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Using the Bitlit app, you scan the cover of a book and the copyright page you signed.

John Lehmann/The Globe and Mail

Packing for a four-city/five-person family trip this summer, I reluctantly plunked Donna Tartt's The Goldfinch in the not-going-to-make-it pile. Weighing in at nearly two kilograms, that brick of a book was an impossible sell up against the stuffies, travel-sized board games, airplane snacks and iPads already squeezed into my carry-on. The Pulitzer Prize-winner was reshelved, unread.

This is the kind of problem BitLit was invented to alleviate. The idea behind the app, released earlier this year, is that if you already own a physical copy of a book, you should be able to get an e-book version for free, or at a deep discount.

To date, more than 200 publishers have signed on, with more than 30,000 titles available. Last week, at the Frankfurt Book Fair, the company's founder was busy signing more deals.

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"A lot of people at the fair are extremely interested in this because it's print and digital. It's always been one or the other, and finally there's this elegant way to bring them together," said Peter Hudson, BitLit's Vancouver-based CEO. He was speaking from Germany, where he was also promoting the latest upgrade to his app – the shelfie.

The spark for BitLit came over dinner, two years ago. Hudson was at a restaurant with a friend, discussing, as one does at a Boston Pizza, the nature of free will and the advent of D-Wave Systems' quantum computer and how quantum superposition may affect the multiverse. During this conversation, a disagreement erupted. Hudson's friend said he had a book at home that would prove Hudson wrong; he could envision the citation and even the page number – if only he had access to the book.

"And I said, 'that's the thing, Dan. You should be able to get the e-book for free or a really, really cheap price if you own the physical copy of the book,' " recalls Hudson. If you can take a CD you own, rip it, store the information in iTunes and have the tracks accessible on your smartphone, why shouldn't you able to do that with your books too?

And now you can. Here's how BitLit, which has been available since January, works: You download the app, take a photo of the cover of the book, write your name in pen on the copyright page and take a photo of that (this ensures that you don't buy the book from a store, take the photo, and then return the book), and you get a link to a download. Hudson has now launched the shelfie – which is just out this week on iTunes (it's been available for a few weeks on Android devices). You take a photo of your bookshelf, the app inventories it, giving you a list of all the books, and then a list of your BitLit eligible books.

Beyond the engineering challenges of creating the technology, and raising the necessary capital (Hudson appeared on the first episode of this season's Dragons' Den Wednesday night, looking for investors) getting publishers on board was a monumental task.

"I spent the first 29 days picking up the phone and cold-calling publishers leaving messages and e-mailing people before I got one person to tell me that this was not a terrible idea," says Hudson, now 34. That publisher was the Toronto-based independent ChiZine Publications, which specializes in "dark genre fiction."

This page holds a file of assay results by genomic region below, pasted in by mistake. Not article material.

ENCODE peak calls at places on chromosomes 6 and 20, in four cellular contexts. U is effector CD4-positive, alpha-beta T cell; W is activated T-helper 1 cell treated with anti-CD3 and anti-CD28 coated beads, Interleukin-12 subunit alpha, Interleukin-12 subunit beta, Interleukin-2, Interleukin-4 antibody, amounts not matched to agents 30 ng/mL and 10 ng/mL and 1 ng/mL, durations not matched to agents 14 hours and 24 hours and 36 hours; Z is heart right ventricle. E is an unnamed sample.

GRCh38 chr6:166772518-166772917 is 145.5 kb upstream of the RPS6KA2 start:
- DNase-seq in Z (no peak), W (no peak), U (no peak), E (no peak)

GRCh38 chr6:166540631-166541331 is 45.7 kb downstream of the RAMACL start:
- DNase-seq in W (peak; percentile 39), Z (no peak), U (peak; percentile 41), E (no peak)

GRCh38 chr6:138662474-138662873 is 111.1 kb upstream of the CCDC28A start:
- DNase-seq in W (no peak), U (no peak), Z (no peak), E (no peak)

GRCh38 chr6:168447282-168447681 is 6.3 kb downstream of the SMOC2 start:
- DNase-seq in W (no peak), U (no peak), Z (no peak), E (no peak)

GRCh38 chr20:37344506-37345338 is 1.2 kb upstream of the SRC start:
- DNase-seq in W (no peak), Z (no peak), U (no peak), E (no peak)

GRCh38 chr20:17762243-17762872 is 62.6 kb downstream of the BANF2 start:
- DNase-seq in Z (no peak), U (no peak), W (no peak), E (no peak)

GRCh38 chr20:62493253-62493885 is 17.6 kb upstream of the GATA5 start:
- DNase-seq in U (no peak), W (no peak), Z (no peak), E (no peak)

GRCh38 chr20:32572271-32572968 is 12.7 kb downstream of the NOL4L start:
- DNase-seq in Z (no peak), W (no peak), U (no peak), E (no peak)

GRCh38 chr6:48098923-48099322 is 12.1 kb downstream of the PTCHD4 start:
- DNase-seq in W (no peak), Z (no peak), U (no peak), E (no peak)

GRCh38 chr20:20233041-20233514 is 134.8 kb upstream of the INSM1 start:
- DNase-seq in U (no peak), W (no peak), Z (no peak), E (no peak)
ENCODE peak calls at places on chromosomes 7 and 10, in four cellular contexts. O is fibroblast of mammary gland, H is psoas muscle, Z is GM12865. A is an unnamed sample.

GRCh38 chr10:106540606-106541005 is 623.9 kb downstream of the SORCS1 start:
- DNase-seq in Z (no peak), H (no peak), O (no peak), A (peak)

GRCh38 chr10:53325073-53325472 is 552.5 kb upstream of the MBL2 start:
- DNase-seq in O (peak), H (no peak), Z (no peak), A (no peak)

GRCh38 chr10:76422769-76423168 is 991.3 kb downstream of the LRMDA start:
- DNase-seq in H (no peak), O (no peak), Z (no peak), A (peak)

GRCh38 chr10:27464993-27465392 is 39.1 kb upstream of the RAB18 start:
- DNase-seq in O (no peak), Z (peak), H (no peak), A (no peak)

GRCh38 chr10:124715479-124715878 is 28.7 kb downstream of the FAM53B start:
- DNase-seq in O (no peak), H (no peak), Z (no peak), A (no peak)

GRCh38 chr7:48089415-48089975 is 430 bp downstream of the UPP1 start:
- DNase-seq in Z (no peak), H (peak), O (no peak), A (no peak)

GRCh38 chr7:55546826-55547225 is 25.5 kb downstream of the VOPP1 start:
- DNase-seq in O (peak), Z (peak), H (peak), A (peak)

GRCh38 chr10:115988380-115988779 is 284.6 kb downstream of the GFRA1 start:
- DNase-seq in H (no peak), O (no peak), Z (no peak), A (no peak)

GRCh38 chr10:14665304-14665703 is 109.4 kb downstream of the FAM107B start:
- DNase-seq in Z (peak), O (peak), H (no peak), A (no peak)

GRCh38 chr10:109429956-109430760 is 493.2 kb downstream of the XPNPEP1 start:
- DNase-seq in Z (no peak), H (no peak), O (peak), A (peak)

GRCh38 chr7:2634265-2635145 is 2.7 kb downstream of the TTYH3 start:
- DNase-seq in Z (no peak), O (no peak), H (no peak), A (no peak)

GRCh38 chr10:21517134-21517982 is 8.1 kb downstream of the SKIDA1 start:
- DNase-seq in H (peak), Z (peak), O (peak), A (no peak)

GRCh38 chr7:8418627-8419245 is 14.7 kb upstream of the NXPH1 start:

This first bit of interest was fundamental in BitLit's big turning point this summer. Bestselling author Joe Hill was at Comic-Con in San Diego when he learned about BitLit over Twitter. Hill, who has more than 200,000 Twitter followers (and who is also the son of Stephen King), downloaded the app on the spot and tried it out on the one book he had with him – which happened to be a ChiZine title.

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What luck. "At this point we had like 15,000 titles in the catalogue, so the odds of this working are .1 per cent chance," says Hudson.

It worked "flawlessly," Hudson continues. "Within 15 seconds he's got an e-book for the print copy." Hill tweeted out a link to the app, called it "officially cool," and then worked with his publisher, HarperCollins, to offer owners of his book Heart-Shaped Box a free e-book download (in the U.S. only). He went on to promote the heck out of his deal – and BitLit.

But HarperCollins has piloted with only seven books (including Heart-Shaped Box) and only in the U.S. Meanwhile none of the other so-called big five trade book publishers – Penguin Random House, Hachette, Simon & Schuster, and Macmillan – are on board.

Yet. From Frankfurt, Hudson reported interest from the other companies but said they are being cautious in light of the recent U.S. Department of Justice investigation around the pricing of e-books. He's also in talks with HarperCollins about expanding the pilot – more territories (including Canada) and more titles – thousands, Hudson says.

So I wouldn't have been able to get my free or deeply discounted e-book version of The Goldfinch to read during my travels this summer anyway. I'm also hooped by my choice of technology: The app is not available for the BlackBerry and you can't take the picture with your iPad – you need an iPhone or an Android device for that. When I tried BitLit using my husband's iPhone this weekend on the random pile of books by my bed, we received a succession of non-recognition messages. "We couldn't identify your book!" None of the books in my stack was available. So I never did manage a successful BitLit download.

"That's a big reason why the shelfie is so important, because if you have to try the books one at a time then you're going to get disappointed and quit," says Hudson, now back in Vancouver. "That's why the shelfie is so critical for what we're doing."

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